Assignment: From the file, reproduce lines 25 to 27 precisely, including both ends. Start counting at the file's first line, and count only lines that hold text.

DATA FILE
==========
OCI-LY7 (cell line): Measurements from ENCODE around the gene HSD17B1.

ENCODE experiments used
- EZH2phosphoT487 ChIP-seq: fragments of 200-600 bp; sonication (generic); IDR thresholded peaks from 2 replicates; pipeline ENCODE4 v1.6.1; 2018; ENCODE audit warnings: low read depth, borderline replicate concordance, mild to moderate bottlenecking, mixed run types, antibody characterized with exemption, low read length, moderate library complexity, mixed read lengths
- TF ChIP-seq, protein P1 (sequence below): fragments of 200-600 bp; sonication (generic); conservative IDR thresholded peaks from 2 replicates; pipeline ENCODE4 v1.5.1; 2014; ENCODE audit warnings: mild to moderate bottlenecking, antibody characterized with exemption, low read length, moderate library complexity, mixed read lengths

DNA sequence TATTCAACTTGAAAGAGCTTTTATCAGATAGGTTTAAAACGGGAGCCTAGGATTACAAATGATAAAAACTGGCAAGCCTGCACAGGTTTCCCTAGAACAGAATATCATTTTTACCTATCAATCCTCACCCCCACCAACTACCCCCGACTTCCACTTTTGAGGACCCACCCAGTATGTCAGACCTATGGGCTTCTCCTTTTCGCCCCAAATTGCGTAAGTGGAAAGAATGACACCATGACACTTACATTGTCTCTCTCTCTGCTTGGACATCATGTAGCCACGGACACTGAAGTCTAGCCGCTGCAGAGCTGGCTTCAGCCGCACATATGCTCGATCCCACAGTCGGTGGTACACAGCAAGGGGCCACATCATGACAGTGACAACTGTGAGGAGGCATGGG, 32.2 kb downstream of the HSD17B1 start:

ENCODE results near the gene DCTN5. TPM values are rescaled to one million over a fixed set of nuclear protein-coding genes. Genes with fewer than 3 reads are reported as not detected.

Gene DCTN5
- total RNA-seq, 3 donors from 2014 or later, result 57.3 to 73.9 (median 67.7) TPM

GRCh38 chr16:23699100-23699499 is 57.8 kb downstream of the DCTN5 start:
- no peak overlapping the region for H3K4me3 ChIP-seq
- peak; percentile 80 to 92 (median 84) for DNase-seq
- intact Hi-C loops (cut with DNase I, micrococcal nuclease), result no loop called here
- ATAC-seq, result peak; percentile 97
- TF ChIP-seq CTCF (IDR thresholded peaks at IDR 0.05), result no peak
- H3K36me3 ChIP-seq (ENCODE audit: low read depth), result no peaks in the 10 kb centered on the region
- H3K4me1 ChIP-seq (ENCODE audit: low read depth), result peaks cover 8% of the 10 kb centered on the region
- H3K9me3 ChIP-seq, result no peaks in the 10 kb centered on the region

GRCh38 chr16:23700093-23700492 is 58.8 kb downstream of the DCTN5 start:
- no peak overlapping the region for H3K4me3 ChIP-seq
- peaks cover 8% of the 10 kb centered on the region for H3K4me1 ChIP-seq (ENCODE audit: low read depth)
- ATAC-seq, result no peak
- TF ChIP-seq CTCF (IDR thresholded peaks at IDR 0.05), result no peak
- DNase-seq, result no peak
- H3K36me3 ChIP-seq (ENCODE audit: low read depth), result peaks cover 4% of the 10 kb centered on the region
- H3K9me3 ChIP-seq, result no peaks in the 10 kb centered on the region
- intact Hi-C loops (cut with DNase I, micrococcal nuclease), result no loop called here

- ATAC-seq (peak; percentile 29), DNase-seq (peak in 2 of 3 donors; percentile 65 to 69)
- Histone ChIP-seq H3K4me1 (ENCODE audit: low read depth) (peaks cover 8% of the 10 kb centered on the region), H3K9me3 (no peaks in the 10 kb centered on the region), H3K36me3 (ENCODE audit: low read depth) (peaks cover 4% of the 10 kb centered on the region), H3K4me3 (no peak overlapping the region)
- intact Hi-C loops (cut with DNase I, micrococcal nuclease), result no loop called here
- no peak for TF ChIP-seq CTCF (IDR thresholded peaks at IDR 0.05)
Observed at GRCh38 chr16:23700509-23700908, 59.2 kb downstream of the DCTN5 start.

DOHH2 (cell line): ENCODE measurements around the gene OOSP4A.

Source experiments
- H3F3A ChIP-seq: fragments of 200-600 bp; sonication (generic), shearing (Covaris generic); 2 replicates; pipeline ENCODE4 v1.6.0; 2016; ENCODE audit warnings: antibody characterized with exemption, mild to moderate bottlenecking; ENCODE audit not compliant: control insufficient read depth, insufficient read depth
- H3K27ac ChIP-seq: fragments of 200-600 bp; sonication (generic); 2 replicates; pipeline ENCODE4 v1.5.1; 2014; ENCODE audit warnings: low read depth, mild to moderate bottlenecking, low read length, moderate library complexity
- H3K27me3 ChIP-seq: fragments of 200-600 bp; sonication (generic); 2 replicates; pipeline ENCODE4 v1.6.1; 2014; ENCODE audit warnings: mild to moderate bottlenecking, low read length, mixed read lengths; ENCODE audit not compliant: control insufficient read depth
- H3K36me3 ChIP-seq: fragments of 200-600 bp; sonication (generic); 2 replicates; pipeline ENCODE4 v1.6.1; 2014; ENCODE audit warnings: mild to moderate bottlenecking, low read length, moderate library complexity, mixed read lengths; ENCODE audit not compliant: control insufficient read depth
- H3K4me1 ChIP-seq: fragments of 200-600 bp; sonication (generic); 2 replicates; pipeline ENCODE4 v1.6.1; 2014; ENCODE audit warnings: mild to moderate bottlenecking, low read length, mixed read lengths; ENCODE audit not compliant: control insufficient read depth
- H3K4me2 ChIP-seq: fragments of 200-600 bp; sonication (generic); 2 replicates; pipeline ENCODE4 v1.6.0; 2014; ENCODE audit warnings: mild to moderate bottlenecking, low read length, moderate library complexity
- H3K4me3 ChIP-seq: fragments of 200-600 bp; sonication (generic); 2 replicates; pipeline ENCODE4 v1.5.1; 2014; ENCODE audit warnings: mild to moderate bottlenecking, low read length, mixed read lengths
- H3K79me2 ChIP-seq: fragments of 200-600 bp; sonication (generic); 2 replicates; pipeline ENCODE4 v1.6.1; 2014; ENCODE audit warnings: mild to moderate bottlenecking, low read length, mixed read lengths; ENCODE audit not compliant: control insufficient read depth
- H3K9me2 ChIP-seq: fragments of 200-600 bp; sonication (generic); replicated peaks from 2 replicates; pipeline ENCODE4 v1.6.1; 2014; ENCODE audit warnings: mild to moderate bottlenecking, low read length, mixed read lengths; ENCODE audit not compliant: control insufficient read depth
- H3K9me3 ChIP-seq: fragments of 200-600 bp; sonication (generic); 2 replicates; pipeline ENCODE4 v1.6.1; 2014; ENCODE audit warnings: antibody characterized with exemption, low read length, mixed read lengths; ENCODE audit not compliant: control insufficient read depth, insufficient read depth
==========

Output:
- H3K9me3 ChIP-seq, result no peaks in the 10 kb centered on the region
- intact Hi-C loops (cut with DNase I, micrococcal nuclease), result no loop called here

- ATAC-seq (peak; percentile 29), DNase-seq (peak in 2 of 3 donors; percentile 65 to 69)